He was a diplomat. There were about four or five in civilian clothes, and there was one General there, I remember. And he was there, to - and all behind the table, they lined up - all the countries that were involved in World War II. The Dutch and the British and the French and also the Russians and then (General)MacArthur came out, I guess he was in the Chambers of Halsey there. And he came out and accepted the Surrender. He told them to put names down and all that sort of thing. The books, we had laid out in front of them, which, I guess, were flown over from the United States, prepared for the Surrender.

Robert Mathes:

Was - let me ask you this - was because of what you're describing, was MacArthur senior to Nimitz?

Robert Mackey:

I don't know, I don't know but I think Truman felt that should -MacArthur was the right guy to take to take the Surrender at that time -of course he (President Truman) relieved him of command in Korea.

Robert Mathes:

But at that time he politically thought it would be correct to have MacArthur accept it? What a - once the Surrender Ceremony was over -what happened next for you?

Robert Mackey:

Well, everybody dispersed, you know. I went down, probably to my office, sleeping area and so forth. And then we got ready to leave Tokyo Bay. And as the Surrender was finishing and the Japanese were leaving the ship, I guess a hundred or two hundred airplanes buzzed the ship - right then, a flotilla of planes flew over the ship there.

Robert Mathes:

These were our aircraft I take it?

Robert Mackey:

Right, right! Very impressive!

Robert Mathes:

Yes

Robert Mackey:

And then we took off from Tokyo Bay - we went to Guam

Robert Mathes:

You went to Guam.

Robert Mackey:

Right. We laid around Guam for a few days. And then we went back to Pearl Harbor - and we went back to San Francisco And then over to the Panama Canal - went out into the Atlantic - And October - first week in October - was "Navy Day" in New York

Robert Mathes:

In New York

Robert Mackey:

So the Missouri went up the Hudson into New York for the Navy Day. And on Navy Day they had everybody come on board - the President, the Mayor, the Governor and everybody else - they had the ceremony and all that

Robert Mathes:

Sounds like a welcome home

Robert Mackey:

Yes, it was. And we moored then at Pier 90 and our ship was off of 50th Street

Robert Mathes:

So you moored at Pier 90 - sailors have liberty again?

Robert Mackey:

We were settled in the middle of the Hudson at the time, and later they moved over to the pier.

Robert Mathes:

At that time all the same crew was attached to the ship even though

Robert Mackey:

Some would come and go - you know but mostly the same guys were there - and then when we left there, then we went down to Norfolk, then we got orders to go to Istanbul. The Ambassador from Turkey had died. They said you take the body of the Turkish Ambassador back to Istanbul. So, we went across the Atlantic into Gibraltar and then to Istanbul through the Bosporus. And we had a big ceremony there in Istanbul.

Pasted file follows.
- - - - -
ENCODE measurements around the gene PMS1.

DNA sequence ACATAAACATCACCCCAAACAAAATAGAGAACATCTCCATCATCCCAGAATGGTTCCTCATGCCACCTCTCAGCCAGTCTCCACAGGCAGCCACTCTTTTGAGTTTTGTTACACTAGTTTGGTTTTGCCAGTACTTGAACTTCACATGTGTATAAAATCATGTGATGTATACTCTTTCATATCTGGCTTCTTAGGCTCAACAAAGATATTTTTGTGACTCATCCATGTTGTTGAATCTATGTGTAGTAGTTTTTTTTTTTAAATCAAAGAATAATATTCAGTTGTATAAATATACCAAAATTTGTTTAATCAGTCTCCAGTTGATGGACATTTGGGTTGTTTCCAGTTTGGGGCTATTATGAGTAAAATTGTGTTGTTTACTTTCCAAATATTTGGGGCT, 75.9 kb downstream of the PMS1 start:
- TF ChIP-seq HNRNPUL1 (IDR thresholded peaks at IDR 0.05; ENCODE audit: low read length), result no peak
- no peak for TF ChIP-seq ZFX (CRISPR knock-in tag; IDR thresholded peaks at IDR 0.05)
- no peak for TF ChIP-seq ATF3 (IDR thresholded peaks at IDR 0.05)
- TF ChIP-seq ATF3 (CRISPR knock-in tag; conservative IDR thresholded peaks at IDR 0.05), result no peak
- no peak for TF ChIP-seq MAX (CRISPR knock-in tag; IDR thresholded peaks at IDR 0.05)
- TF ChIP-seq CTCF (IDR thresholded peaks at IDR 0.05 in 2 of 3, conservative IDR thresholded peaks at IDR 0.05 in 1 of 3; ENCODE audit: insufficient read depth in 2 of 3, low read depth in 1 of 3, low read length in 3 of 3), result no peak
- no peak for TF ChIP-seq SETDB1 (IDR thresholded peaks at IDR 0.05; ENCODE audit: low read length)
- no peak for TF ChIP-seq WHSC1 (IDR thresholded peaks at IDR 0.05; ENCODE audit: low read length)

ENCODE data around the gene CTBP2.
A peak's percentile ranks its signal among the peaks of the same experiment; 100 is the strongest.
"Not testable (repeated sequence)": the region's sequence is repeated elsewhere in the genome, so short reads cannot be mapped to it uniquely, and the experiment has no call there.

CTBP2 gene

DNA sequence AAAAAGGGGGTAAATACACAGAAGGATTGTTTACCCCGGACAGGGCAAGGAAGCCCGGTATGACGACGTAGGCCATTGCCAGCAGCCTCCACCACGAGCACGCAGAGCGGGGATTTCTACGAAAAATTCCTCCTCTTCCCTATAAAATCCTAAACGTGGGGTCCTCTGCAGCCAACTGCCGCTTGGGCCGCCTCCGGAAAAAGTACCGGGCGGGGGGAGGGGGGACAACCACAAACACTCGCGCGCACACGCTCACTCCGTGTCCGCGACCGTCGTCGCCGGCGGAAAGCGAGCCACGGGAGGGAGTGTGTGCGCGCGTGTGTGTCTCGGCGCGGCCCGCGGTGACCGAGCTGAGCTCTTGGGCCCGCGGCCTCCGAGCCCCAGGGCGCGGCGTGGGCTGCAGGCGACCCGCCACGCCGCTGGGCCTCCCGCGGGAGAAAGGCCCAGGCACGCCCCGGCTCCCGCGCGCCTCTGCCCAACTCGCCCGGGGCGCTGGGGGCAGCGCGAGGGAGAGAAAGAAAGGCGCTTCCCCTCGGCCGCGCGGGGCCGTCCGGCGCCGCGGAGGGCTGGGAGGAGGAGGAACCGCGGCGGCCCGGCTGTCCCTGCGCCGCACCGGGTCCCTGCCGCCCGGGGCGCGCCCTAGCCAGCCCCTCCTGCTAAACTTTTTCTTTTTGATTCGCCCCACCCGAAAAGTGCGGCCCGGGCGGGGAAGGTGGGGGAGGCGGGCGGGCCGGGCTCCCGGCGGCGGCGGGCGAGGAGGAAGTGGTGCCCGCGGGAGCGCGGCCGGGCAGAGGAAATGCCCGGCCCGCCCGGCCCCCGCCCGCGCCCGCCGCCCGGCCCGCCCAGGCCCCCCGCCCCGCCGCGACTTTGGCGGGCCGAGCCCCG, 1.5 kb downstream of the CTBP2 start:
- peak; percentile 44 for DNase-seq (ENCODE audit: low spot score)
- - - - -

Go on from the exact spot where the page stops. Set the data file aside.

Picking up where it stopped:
Robert Mathes:

Isn't that kind of unusual duty in a sense for a naval vessel to conduct that kind of operation?

Robert Mackey:

Well, we were showing off the Missouri as the Surrender Ship. Everybody thought we won the war - so we went there - spent a few days in Istanbul, then we went over to Athens, stayed a few days there - went to Italy there

Robert Mathes:

Naples?

Robert Mackey:

Napoli - yes. Then we flew up from Naples to Rome and had an audience with the Pope and all that sort of thing.

Robert Mathes:

That's quite impressive! It sounds though like that the Missouri is symbolic of the victory in the Pacific

Robert Mackey:

To the Europeans anyway!

Robert Mathes:

Right.

Robert Mackey:

And then we went over to Algiers

Robert Mathes:

To Algiers!

Robert Mackey:

Yes. And then they flew us on some German junker to the French Foreign Legion way South of there and I remember the French came aboard and they said they needed some flour. I had the duty that day, so I took them all down to one of the holds there - big bags of flour.

I handed one up to them - I said, "How many do you want?" he said, "one's enough". So when we got back to Algiers, they had a party for us - had all this pastry on the table there. I said, "where did you get all this flour for this pastry?" "They're all from the flour you gave us". The French pastries all - they were very light.

Robert Mathes:

Yes. Right. Right, right

Robert Mackey:

We were entertained in Algiers - we were invited to certain houses and so forth. Then we went back and ended up in Norfolk and then went up to Maine. And then we were moored in Maine at Portland

Robert Mathes:

Okay, okay.

Robert Mackey:

And by that time I had enough time to get out but I didn't have any relief - but I had all that money and everything, so I telephoned the Personnel Department in the Navy and I said, "Send me some relief, please"

Robert Mathes:

Yes.

Robert Mackey:

So they sent up an Officer to relieve me.

Robert Mathes:

So you had enough points and time to get out?

Robert Mackey:

To get out, yes. I was one of the few left aboard, at the time, of the old crew, you know, at that time.

Robert Mathes:

So you'd spent about as much time during the war on the Missouri as anybody!

Robert Mackey:

And when I was leaving the ship they gave me 6 side boys - piped me away from the ship.